No health drinks, says Govt: What about 'traditional' fitness drinks? Doctor explains

The doctor clarifies that there is no drink - traditional or modern - that can be classified as a 'health drink.' Photo: iStock/katleho Seisa

Growing up, many of us have consumed copious glasses of milk with 'Bournvita' for that 'extra energy' aspiring to be like the all-rounder kids in their ads. Children love the chocolatey taste and aroma. But recently, the government asked all the e-commerce companies to remove drinks and beverages, including Bournvita, from the health drinks category. The reason was that 'health drink' has not been defined under the Food Safety and Standards Act 2006.

The ruling confused many parents and other consumers, who took to social media platforms to wonder if supplements like Bournvita are not health drinks, what are they? Also, are the so-called traditional health drinks, used often for children's weight gain and general well-being, healthy enough for kids? Dr Joseph A Pattani, paediatrics and neonatology specialist in Mitera Hospital, explains: 

If not a health drink, what's Bournvita?
Products like Bournvita can be termed just drinks, says the doctor. "Such drinks often have artificial sweeteners and high sugar content, which are not good for regular consumption," he explains. "Drinking them once in a while might be okay, but consumers should understand that you derive no nutritional benefit from them."

The doctor also clarifies that no drink - traditional or otherwise - can be classified as a 'health drink.' "It's better to avoid all kinds of tinned juices or foods from children's meals. Rather than giving them fruit juices, give them fruits, as such. The only good drink is water!" he explains.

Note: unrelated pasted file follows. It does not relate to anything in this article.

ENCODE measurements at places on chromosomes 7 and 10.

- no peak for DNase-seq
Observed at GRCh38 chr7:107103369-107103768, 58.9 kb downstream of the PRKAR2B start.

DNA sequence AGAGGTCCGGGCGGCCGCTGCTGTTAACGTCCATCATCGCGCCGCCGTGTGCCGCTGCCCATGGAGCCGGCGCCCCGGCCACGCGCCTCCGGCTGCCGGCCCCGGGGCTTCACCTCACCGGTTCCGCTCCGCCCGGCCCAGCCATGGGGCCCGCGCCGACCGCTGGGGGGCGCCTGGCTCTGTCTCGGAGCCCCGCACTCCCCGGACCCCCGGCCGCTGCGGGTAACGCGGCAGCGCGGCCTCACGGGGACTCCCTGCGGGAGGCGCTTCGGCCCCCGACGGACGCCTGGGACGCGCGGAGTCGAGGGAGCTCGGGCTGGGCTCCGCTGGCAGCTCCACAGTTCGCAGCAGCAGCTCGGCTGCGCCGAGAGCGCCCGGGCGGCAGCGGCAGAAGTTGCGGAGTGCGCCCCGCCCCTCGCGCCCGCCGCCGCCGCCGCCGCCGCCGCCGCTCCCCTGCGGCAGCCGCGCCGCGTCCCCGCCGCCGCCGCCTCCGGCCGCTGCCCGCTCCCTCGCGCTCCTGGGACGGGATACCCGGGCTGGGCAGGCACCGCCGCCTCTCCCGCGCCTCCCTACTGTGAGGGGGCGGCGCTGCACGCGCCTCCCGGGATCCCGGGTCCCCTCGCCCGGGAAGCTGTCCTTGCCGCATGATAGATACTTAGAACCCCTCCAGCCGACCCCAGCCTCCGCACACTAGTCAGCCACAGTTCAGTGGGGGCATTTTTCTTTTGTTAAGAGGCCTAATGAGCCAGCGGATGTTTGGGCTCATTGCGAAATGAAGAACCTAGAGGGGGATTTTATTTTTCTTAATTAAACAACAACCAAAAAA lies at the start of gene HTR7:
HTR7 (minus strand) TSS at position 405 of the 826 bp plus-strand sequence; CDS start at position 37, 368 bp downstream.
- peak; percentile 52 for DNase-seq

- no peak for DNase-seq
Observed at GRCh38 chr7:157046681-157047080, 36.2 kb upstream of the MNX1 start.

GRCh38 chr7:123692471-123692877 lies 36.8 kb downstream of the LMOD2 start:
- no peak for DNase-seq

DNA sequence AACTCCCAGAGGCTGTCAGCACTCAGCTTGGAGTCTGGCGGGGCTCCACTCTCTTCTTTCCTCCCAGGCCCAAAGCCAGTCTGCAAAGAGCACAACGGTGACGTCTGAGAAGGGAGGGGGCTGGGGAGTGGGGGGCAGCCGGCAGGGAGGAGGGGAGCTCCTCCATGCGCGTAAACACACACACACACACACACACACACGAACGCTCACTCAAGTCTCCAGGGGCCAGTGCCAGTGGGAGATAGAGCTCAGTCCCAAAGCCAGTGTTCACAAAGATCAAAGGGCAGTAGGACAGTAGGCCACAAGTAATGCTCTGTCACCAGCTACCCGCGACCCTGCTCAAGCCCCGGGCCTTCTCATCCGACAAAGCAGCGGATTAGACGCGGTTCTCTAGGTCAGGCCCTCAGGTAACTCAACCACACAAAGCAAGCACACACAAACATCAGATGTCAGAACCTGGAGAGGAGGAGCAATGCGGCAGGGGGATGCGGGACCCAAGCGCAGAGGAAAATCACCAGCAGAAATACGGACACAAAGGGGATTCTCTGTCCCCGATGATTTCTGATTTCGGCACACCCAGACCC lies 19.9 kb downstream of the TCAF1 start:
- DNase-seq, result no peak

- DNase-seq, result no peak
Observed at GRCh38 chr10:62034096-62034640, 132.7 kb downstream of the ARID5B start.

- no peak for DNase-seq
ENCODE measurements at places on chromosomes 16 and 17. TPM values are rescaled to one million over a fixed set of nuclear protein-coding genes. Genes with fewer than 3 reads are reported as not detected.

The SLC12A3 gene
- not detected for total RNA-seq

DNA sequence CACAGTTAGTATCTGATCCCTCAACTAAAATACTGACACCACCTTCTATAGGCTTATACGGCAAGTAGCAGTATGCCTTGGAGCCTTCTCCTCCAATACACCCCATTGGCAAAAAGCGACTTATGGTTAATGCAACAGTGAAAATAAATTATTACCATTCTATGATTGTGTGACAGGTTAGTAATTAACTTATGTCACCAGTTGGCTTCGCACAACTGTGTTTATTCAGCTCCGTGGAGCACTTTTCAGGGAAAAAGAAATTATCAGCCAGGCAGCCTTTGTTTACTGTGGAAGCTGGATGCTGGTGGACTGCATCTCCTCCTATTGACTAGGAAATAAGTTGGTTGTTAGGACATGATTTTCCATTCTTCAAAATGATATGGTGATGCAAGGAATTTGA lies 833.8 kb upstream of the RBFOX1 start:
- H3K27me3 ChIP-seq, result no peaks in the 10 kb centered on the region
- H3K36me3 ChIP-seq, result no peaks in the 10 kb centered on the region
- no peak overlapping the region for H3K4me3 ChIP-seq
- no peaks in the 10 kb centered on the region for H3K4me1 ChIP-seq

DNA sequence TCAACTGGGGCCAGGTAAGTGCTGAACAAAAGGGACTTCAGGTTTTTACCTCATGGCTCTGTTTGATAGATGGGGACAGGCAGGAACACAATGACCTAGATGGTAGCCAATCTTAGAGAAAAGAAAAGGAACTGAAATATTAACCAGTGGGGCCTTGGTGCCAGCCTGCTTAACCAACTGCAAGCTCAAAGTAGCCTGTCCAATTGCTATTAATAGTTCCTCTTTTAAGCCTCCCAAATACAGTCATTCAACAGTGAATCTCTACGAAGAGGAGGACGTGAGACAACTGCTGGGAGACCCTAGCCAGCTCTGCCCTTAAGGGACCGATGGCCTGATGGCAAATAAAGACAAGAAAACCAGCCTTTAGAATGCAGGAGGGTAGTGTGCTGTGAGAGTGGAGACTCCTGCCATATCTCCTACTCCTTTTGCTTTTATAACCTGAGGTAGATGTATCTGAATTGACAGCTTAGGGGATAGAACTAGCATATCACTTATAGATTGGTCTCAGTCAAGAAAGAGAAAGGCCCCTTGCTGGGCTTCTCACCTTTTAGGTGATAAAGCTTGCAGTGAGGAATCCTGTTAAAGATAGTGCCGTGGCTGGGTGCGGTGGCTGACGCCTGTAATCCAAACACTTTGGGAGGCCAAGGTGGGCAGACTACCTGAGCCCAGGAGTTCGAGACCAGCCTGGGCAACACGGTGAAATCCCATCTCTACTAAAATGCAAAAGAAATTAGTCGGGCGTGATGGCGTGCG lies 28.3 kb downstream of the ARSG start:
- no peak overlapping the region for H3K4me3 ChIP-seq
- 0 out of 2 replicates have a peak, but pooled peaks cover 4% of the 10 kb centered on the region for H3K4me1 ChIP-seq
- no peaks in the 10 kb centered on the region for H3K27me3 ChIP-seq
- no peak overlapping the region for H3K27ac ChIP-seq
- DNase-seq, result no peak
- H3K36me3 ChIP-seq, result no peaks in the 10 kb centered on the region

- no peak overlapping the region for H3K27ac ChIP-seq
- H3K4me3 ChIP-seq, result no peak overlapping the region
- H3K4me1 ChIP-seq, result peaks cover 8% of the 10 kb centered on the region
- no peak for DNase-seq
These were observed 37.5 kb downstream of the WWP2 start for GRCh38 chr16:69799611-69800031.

What about 'traditional drinks?'
Some parents mix ragi or banana powders in milk and serve them to children for weight gain or nutritional reasons. However, Dr Pattani says they cannot be 'health drinks' but complementary feeds for kids. "A 10-year-old child, for instance, should have a properly balanced diet rather than such powders for development," he says.

Products like Bournvita can be termed just drinks, says the doctor. Representative image/File Photo

What did Govt order say?
"(The) National Commission for Protection of Child Rights (NCPCR), a statutory body constituted under section (3) of the Commission of Protection of Child Rights (CPCR) Act 2005 after its inquiry under Section 14 of CRPC Act 2005 concluded that there is no 'health drink' defined under FSS Act 2006, rules and regulations submitted by FSSAI and Mondelez India Food Pvt Ltd,” the Commerce and Industry Ministry said in an advisory to all e-commerce companies.

The order, dated April 10, 2024, asked all e-commerce companies/portals to remove drinks and beverages, including Bournvita, from the category of health drinks from their platforms/sites. On April 2, food safety standards regulator FSSAI directed all e-commerce food business operators (FBOs) to ensure appropriate categorisation of food products being sold on their websites.

Ayurvedic food
It's better to give children fruits rather than fruit juices, says the doctor. Photo: IANS

The Food Safety and Standards Authority of India (FSSAI) has noted that instances of food products licensed under 'Proprietary Food' with the nearest category Dairy-Based Beverage Mix or Cereal-Based Beverage Mix or Malt-Based Beverage being sold on e-commerce websites under the category Health Drink, Energy Drink, etc, it added. 
(With PTI inputs)

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